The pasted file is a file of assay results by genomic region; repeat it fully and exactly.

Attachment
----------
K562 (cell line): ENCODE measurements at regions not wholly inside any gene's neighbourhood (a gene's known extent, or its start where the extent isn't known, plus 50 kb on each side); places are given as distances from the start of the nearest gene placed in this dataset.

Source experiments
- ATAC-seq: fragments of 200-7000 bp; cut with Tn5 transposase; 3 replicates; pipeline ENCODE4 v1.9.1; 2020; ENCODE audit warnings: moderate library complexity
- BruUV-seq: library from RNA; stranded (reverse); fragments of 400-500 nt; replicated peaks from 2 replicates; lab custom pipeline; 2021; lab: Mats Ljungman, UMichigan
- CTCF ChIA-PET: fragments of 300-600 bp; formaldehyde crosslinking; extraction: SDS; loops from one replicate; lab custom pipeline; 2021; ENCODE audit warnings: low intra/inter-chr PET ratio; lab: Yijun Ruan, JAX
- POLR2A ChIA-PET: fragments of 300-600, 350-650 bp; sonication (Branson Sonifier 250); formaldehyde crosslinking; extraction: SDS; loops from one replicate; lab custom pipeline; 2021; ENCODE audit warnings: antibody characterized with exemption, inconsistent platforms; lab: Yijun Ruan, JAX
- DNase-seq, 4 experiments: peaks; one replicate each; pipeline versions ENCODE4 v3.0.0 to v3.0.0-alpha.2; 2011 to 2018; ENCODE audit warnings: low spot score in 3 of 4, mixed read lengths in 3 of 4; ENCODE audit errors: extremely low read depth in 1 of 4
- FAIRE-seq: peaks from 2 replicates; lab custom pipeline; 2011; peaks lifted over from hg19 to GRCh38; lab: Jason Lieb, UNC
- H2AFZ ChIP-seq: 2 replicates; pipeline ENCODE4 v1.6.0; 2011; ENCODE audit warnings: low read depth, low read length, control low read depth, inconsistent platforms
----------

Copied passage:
K562 (cell line): ENCODE measurements at regions not wholly inside any gene's neighbourhood (a gene's known extent, or its start where the extent isn't known, plus 50 kb on each side); places are given as distances from the start of the nearest gene placed in this dataset.

Source experiments
- ATAC-seq: fragments of 200-7000 bp; cut with Tn5 transposase; 3 replicates; pipeline ENCODE4 v1.9.1; 2020; ENCODE audit warnings: moderate library complexity
- BruUV-seq: library from RNA; stranded (reverse); fragments of 400-500 nt; replicated peaks from 2 replicates; lab custom pipeline; 2021; lab: Mats Ljungman, UMichigan
- CTCF ChIA-PET: fragments of 300-600 bp; formaldehyde crosslinking; extraction: SDS; loops from one replicate; lab custom pipeline; 2021; ENCODE audit warnings: low intra/inter-chr PET ratio; lab: Yijun Ruan, JAX
- POLR2A ChIA-PET: fragments of 300-600, 350-650 bp; sonication (Branson Sonifier 250); formaldehyde crosslinking; extraction: SDS; loops from one replicate; lab custom pipeline; 2021; ENCODE audit warnings: antibody characterized with exemption, inconsistent platforms; lab: Yijun Ruan, JAX
- DNase-seq, 4 experiments: peaks; one replicate each; pipeline versions ENCODE4 v3.0.0 to v3.0.0-alpha.2; 2011 to 2018; ENCODE audit warnings: low spot score in 3 of 4, mixed read lengths in 3 of 4; ENCODE audit errors: extremely low read depth in 1 of 4
- FAIRE-seq: peaks from 2 replicates; lab custom pipeline; 2011; peaks lifted over from hg19 to GRCh38; lab: Jason Lieb, UNC
- H2AFZ ChIP-seq: 2 replicates; pipeline ENCODE4 v1.6.0; 2011; ENCODE audit warnings: low read depth, low read length, control low read depth, inconsistent platforms